Legislative session off to a fast and crazy start
When the Legislature convenes for the short, 60-day session, it’s usually to make some tweaks to the biennial budgets passed during the previous session, along with some policy work.
Consider that in the first week of regular session, rather than focusing on the projected $1 billion operating budget shortfall, legislators have managed to introduce nearly 500 new bills since Monday. That’s right, 500. Of those, about 15 percent are on the WSSDA watch list.
Education is a hot commodity this session, and you can expect lots of action in committee meetings before the first deadline to move policy bills – tentatively January 31 in the House and February 3 in the Senate.
McCleary gets air time
Several House and Senate committees held work sessions or briefings on the impact of the McCleary v. State Supreme Court decision handed down last week. Not everyone has the same opinion about what the decision means regarding possible funding cuts or enhancements to the spending plan for public schools. That will continue to be debated over the new few months.
But it is clear – and the attorneys all agree – that the Court held the State had failed to meet its Constitutional duty under Article IX, Section 1 to provide school districts with a level of resources that amply funds the actual costs of basic education programs. The Court also said the State had taken action to remedy the deficiencies and was making progress by enacting ESHB 2261 in 2009.
In the Senate Early Learning & K-12 Education Committee Wednesday, January 11, Assistant Attorney General Dave Stolier presented an overview, while committee counsel Susan Mielke provided a clear summary of the 2261 reforms, other reforms, and a history of professional development or LID days. The House Education Committee also had a brief update from Office of Program Research legal counsel, and McCleary has been the conversation in caucus meetings.
The McCleary case is front and center again next week, when both the House and Senate Ways & Means committees will hear more on the Court’s decision and what their continued interest in the case will mean.
Charters, waivers and TPEP – oh my!
Among those hundreds of bills that have been introduced in the past five days, several are worth another look. Get out the highlighter …
On Thursday, January 12, several House and Senate members announced their plans to introduce up to 50 charter schools in Washington state. The companion bills (one in the House, one in the Senate) are backed by Microsoft and Boeing, along with other groups.
The 44-page bills (HB 2428/SB 6002) are sponsored by Democrats and Republicans from both chambers. The Senate bill is tentatively scheduled to be heard Wednesday, January 18 at 8 a.m. before the Senate Early Learning & K-12 Education Committee (Senate EL&K-12). Chair Rosemary McAuliffe, D-Bothell, has scheduled a work session on innovative schools prior to the public hearing.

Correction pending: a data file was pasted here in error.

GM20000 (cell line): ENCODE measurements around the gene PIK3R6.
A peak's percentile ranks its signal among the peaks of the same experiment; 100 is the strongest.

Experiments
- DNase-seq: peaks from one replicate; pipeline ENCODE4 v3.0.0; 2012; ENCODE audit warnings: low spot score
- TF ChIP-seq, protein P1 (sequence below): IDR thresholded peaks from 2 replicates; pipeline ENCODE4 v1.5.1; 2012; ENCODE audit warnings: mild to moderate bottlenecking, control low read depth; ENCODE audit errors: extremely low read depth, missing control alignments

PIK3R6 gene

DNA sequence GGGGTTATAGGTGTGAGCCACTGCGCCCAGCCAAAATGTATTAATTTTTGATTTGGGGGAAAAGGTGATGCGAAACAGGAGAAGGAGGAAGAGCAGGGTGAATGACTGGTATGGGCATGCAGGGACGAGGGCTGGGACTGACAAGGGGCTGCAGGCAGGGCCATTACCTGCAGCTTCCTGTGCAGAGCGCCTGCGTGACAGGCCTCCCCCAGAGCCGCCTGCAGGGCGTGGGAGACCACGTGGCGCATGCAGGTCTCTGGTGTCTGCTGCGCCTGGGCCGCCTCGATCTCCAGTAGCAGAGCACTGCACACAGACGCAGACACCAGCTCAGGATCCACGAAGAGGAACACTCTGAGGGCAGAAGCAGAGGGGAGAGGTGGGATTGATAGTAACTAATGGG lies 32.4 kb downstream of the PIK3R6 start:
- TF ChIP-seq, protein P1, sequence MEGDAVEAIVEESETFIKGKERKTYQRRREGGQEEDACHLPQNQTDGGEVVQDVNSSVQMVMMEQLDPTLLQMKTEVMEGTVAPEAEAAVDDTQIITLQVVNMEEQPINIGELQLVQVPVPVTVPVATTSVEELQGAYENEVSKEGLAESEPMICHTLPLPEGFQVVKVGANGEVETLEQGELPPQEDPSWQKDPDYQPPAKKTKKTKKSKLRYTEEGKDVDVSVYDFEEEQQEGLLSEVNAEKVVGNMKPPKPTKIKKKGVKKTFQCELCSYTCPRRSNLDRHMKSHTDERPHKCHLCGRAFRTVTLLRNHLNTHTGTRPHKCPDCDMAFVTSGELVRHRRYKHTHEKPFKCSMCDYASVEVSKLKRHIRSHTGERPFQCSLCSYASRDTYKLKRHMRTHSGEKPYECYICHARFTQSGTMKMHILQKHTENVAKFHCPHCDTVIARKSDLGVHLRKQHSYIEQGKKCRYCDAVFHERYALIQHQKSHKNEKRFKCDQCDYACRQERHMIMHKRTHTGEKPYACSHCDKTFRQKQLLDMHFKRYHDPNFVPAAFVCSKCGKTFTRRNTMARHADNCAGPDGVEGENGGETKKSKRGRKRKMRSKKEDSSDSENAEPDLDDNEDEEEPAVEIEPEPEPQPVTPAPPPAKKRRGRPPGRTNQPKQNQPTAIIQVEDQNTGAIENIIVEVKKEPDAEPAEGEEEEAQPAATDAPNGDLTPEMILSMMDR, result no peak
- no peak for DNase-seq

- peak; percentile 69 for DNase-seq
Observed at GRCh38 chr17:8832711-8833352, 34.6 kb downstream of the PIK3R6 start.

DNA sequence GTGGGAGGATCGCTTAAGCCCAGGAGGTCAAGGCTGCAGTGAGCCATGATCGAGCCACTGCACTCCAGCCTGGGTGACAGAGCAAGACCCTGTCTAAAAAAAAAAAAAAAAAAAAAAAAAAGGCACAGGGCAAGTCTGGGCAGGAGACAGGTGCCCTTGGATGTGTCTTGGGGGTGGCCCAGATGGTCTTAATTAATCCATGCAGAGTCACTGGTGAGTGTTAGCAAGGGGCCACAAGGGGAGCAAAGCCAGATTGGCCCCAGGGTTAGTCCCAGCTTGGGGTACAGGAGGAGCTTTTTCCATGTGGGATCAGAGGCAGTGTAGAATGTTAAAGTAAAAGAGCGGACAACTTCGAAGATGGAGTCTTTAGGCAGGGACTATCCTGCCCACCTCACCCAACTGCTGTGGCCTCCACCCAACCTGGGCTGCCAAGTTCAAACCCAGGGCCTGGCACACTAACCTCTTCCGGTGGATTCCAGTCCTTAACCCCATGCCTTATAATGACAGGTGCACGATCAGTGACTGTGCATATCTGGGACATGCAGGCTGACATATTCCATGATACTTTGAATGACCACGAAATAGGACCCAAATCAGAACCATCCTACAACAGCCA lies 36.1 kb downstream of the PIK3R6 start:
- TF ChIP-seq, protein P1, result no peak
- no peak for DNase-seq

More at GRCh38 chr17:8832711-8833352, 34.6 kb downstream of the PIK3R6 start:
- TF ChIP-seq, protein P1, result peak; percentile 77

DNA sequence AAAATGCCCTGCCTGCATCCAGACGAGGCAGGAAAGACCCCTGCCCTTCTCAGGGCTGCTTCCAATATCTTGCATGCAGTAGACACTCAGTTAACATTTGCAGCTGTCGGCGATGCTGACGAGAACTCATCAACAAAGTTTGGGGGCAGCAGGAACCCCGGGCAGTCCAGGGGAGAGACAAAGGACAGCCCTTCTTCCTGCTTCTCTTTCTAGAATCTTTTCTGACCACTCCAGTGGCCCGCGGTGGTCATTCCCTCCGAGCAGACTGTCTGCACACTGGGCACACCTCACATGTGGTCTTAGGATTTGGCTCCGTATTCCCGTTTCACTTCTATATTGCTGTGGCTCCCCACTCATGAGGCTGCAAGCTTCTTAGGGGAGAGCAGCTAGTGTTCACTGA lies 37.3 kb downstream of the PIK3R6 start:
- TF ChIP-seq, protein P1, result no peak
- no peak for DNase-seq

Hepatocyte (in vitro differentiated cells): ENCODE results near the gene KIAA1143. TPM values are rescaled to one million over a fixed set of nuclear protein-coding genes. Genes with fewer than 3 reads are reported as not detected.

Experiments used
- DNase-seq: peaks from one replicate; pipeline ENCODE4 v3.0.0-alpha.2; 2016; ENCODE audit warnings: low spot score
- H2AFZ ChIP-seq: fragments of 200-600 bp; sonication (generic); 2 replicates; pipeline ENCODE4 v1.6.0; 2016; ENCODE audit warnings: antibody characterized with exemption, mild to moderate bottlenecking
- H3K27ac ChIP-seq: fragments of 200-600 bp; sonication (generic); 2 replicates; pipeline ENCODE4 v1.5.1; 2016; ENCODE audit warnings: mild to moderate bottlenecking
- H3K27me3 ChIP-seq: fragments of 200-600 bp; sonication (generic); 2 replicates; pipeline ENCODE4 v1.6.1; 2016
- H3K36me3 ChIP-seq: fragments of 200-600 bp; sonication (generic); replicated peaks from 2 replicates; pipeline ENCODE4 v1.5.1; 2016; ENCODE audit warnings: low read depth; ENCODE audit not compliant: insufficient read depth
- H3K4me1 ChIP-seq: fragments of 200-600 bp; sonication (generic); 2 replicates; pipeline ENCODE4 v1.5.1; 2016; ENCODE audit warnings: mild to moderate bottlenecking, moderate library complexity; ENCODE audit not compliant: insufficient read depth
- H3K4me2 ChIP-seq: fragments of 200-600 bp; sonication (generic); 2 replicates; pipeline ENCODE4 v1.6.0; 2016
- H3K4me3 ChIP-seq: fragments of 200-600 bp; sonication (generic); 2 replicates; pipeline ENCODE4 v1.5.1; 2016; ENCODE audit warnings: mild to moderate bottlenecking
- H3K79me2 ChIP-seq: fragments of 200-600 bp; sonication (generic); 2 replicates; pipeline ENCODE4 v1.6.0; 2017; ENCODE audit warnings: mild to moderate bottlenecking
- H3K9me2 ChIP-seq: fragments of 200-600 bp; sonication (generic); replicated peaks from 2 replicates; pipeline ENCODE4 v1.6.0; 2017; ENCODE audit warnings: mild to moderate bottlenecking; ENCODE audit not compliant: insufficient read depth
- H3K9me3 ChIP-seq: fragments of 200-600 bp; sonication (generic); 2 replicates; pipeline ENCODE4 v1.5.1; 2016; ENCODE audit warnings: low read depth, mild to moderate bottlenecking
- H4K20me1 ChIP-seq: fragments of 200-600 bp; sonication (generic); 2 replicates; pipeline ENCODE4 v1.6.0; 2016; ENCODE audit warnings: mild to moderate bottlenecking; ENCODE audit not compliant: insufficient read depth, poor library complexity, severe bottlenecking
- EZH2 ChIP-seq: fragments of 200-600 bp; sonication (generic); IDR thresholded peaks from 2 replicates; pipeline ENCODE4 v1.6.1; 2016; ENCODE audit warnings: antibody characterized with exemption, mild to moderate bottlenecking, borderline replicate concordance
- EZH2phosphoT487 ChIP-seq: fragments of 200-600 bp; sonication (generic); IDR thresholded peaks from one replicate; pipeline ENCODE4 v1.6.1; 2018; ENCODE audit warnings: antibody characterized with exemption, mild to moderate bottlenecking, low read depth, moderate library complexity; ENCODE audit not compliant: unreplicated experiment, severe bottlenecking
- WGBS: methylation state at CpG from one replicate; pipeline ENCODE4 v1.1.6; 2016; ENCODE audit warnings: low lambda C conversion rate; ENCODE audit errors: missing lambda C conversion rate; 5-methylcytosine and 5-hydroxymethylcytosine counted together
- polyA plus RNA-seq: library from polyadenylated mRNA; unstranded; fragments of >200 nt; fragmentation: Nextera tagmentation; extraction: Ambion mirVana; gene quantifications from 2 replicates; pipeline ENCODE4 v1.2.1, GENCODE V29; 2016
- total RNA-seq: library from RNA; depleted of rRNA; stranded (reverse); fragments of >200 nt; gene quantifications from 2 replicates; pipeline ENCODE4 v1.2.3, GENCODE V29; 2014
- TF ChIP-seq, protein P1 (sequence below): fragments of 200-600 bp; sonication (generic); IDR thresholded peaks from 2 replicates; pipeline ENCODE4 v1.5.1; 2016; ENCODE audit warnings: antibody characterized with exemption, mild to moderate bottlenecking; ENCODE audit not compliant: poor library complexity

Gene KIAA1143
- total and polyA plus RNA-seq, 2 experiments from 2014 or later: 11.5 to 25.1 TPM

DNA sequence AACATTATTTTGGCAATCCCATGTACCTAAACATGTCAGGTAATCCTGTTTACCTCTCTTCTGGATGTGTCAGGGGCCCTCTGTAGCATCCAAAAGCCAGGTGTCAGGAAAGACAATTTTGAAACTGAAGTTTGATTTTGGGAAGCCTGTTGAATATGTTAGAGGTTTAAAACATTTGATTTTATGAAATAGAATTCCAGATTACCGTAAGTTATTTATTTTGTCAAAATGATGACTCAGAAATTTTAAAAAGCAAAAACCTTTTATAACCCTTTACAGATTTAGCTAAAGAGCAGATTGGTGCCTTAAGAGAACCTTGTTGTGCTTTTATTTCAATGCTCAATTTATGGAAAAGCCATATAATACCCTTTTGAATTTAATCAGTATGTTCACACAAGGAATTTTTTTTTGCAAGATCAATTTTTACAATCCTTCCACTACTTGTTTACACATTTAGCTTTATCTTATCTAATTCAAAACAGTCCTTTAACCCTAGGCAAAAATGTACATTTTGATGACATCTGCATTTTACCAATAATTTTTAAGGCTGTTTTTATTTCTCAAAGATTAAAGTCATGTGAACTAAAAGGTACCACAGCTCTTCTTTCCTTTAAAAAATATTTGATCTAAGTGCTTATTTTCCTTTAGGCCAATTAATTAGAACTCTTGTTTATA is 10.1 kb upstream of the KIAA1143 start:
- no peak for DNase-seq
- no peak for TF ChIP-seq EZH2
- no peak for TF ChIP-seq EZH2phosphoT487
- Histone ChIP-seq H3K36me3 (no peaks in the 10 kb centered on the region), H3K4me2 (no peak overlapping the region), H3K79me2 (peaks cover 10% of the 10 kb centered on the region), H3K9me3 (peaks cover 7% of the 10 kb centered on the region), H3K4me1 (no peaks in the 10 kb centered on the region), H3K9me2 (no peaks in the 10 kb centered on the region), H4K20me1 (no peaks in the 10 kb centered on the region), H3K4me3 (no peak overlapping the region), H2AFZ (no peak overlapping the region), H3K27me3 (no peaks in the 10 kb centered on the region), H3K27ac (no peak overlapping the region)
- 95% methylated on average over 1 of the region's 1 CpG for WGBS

On the “waiver” front, three bills have been introduced; details were provided in the January 8 update. A work session in Senate EL&K-12 on the “economy & efficiency” waivers is scheduled for Thursday, January 19, along with public hearings on SB 6020 and SB 6050.
And, speaking of waivers, the State Board of Education agreed today to pull a proposed rule change to waivers from a vote, tabling the action to the May meeting.
Finally, four different bills have been introduced regarding implementation of the Teacher/Principal Evaluation Pilot (TPEP) program which was a result of ESSB 6696 in the 2010 legislative session.
The bills include a proposal from Gov. Chris Gregoire; a proposal from Superintendent of Public Instruction Randy Dorn; a proposal from Rep. Kris Lytton, D-Anacortes; and a proposal from the same coalition that’s supporting the charter schools bill. The bills include:
· HB 2309 (at the request of SPI Dorn)
· HB 2334
· HB 2427/SB 6203
· SB 6177 (at the request of Governor Gregoire)
In addition, Rep. Marcie Maxwell, D-Renton, introduced HB 2165 in the November special session. The bill would set up a mechanism for online training to support implementation of the TPEP roll out.
House Education Chair Sharon Tomiko Santos, D-Seattle, has set aside time on Thursday, January 19 at 8 a.m. to hear HB 2309, HB 2334 and HB 2165. The hearing takes place in the John L. O’Brien building, hearing room A.
And there’s more ahead
A former Anacortes school director, Rep. Lytton has also introduced an unfunded mandates bill that takes aim at a handful of mandates school districts have flagged as burdensome over the years.
HB 2333 would eliminate writing assessments currently on the books for all students but not required by the federal No Child Left Behind law; leave the decision to require a culminating project up to the school district board; add classroom-based assessments for writing and civics; and put the state auditor’s financial audits on a three-year-cycle except in certain circumstances.
Other bills that have been introduced span the spectrum, including bills that may affect DNR trust lands, school construction assistance program funding formulas, high school credit requirements, career and technical education, the State Board of Education, and much more. Look for a detailed summary of what’s been introduced and what’s coming up in committee hearings soon.